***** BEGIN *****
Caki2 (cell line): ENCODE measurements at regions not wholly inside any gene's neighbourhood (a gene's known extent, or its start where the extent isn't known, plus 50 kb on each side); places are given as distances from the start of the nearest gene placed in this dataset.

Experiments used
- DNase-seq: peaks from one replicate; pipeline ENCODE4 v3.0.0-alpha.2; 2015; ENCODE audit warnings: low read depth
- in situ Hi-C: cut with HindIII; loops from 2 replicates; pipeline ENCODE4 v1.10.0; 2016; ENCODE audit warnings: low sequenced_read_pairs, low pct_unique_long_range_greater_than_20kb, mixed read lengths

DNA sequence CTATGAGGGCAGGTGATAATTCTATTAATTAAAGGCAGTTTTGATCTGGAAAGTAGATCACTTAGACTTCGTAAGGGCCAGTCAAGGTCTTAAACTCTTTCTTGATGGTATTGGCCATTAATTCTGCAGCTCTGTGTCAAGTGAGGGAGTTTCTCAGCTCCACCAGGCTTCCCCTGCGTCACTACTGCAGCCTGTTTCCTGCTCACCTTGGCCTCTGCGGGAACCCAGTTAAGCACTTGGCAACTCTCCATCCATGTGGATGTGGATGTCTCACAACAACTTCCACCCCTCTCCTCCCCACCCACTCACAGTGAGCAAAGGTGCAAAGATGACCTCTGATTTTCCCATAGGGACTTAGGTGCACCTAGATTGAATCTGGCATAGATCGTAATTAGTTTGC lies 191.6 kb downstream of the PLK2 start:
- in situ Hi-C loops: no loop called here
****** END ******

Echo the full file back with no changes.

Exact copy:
Caki2 (cell line): ENCODE measurements at regions not wholly inside any gene's neighbourhood (a gene's known extent, or its start where the extent isn't known, plus 50 kb on each side); places are given as distances from the start of the nearest gene placed in this dataset.

Experiments used
- DNase-seq: peaks from one replicate; pipeline ENCODE4 v3.0.0-alpha.2; 2015; ENCODE audit warnings: low read depth
- in situ Hi-C: cut with HindIII; loops from 2 replicates; pipeline ENCODE4 v1.10.0; 2016; ENCODE audit warnings: low sequenced_read_pairs, low pct_unique_long_range_greater_than_20kb, mixed read lengths

DNA sequence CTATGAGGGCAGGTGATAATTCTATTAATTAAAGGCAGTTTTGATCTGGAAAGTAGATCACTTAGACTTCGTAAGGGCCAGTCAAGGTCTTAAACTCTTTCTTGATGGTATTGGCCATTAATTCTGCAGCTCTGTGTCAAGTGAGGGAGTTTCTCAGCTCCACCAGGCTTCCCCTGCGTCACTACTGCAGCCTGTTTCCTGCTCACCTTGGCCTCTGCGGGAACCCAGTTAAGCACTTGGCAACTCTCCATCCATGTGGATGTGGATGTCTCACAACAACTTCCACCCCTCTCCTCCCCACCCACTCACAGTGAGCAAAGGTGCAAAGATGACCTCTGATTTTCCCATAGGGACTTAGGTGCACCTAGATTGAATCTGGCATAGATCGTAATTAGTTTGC lies 191.6 kb downstream of the PLK2 start:
- in situ Hi-C loops: no loop called here